More students are not buying textbooks in college, according to the results of a survey that were released Monday.
The consumer group ConnPIRG said 170 students in Connecticut participated in a nationwide survey that spoke with students from more than 150 universities.
Out of 2,039, 65 percent of students said that they had decided against buying textbooks because it was too expensive.
The survey also found that nearly all of the students who had foregone purchasing a textbook were concerned that doing so would hurt their grade in a course.
Roughly half of those surveyed said that the cost of the books impacted how many and which classes they took each semester.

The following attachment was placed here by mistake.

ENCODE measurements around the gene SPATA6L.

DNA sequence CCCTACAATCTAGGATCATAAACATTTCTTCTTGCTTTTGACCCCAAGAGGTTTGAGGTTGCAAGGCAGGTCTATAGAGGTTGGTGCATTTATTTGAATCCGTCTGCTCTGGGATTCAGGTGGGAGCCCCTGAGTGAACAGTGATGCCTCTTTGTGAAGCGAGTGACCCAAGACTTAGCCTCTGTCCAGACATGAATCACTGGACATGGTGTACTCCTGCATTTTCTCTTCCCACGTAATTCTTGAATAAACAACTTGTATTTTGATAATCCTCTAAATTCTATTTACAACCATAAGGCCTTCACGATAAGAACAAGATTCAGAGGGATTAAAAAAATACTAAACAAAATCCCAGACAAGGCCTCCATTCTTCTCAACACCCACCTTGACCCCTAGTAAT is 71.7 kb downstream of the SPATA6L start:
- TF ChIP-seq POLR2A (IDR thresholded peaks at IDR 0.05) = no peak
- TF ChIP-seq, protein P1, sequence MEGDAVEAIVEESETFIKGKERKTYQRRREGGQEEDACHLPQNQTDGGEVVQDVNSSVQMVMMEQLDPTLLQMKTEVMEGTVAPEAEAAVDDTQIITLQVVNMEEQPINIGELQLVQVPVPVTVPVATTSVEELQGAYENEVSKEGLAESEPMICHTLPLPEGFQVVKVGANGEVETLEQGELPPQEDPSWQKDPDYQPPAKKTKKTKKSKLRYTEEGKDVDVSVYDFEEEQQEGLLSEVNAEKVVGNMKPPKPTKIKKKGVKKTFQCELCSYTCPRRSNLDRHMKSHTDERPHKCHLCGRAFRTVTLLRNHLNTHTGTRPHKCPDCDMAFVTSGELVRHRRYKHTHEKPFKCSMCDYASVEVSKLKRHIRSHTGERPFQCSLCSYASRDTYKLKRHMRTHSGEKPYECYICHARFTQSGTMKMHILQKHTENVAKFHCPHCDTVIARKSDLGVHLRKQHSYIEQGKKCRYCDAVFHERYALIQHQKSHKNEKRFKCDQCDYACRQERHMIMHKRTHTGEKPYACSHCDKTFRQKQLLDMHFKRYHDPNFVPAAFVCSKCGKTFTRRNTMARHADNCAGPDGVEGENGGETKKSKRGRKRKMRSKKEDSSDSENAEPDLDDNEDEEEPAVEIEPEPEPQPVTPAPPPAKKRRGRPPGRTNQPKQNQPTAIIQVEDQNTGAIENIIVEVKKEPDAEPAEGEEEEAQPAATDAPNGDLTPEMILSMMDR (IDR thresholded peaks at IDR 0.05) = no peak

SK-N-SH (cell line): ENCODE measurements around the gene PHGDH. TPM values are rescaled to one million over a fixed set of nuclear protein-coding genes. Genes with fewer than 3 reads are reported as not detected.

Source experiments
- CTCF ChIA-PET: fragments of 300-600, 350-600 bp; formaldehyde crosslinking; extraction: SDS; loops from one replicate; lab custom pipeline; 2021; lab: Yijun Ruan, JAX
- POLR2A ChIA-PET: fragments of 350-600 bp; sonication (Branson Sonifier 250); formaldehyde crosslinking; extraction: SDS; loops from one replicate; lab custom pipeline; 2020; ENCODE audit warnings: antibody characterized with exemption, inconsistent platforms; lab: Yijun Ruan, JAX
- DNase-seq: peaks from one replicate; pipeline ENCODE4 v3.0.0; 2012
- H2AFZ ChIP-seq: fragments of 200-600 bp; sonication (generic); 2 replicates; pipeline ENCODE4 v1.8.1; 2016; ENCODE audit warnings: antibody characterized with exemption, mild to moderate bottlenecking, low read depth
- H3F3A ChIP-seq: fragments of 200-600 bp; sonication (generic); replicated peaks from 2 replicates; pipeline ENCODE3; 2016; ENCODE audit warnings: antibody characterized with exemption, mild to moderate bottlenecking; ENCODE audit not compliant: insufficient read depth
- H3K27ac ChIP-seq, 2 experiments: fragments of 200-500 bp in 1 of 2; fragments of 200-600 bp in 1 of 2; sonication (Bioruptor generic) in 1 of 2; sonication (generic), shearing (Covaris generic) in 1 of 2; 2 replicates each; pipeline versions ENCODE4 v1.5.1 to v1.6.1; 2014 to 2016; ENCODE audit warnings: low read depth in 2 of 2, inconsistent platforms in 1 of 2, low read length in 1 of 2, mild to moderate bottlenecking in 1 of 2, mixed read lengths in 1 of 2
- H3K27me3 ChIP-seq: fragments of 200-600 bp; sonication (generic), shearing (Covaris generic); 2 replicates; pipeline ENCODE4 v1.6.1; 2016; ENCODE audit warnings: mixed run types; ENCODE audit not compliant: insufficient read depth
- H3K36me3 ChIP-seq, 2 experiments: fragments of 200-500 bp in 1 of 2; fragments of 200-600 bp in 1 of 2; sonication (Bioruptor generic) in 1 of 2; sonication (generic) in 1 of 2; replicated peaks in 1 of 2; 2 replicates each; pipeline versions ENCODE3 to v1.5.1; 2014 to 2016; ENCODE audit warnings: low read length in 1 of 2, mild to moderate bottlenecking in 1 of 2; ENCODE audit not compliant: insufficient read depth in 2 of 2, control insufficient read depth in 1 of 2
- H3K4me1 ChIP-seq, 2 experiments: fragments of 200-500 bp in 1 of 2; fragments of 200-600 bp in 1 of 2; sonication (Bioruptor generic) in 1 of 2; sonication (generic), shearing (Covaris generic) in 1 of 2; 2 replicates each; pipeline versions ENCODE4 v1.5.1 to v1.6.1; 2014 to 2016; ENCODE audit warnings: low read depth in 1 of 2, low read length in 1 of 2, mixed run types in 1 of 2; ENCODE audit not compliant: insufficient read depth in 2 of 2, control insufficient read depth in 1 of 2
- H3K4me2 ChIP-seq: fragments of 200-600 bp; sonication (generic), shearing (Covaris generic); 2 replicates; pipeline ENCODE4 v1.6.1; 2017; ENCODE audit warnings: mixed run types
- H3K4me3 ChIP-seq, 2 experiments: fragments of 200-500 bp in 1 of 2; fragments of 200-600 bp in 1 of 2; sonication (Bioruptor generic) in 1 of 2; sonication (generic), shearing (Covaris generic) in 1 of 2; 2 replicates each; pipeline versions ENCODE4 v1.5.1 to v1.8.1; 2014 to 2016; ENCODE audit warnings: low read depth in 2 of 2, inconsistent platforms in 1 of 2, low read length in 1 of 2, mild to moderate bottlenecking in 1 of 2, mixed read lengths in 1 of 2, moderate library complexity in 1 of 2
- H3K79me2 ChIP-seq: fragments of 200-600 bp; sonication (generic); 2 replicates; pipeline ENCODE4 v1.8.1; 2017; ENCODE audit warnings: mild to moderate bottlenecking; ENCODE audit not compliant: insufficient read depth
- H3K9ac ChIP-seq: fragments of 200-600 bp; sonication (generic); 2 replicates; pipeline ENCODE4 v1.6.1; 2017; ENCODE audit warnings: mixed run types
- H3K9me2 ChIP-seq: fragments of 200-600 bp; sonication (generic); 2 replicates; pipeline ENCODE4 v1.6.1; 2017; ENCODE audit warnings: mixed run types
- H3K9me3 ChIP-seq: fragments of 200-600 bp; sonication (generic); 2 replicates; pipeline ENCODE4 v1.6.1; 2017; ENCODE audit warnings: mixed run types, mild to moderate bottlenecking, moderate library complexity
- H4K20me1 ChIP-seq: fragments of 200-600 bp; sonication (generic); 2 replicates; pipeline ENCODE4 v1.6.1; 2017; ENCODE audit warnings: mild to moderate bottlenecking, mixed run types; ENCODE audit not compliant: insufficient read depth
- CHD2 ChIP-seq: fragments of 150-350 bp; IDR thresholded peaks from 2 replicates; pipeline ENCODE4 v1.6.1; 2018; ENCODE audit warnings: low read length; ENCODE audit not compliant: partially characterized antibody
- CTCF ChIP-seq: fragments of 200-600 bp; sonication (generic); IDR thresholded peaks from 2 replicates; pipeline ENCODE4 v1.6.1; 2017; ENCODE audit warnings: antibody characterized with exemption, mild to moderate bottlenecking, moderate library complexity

In terms of performing significantly better in a class if the textbook was available online for free, 82 percent agreed.
One textbook alone could cost a student $200, with a whole year adding up to roughly $1,200, according to ConnPIRG.
Recently, publishers increased cost-saving options like electronic textbooks, rental programs and used book markets. However, the price of rented and used books is dictated by the price of the new ones.
ConnPIRG said the study demonstrates that despite recent steps forward in the marketplace, high textbook costs will continue to be a problem for students.
The group said it shows that students are ready for an alternative means, like open source textbooks. Open textbooks with an open copyright license that are made available online at little to no cost.
To read the full study called "Fixing the Broken Textbook Market," click here.
Copyright 2014 WFSB (Meredith Corporation). All rights reserved.
Tuesday, July 29 2014 10:11 AM EDT2014-07-29 14:11:15 GMT
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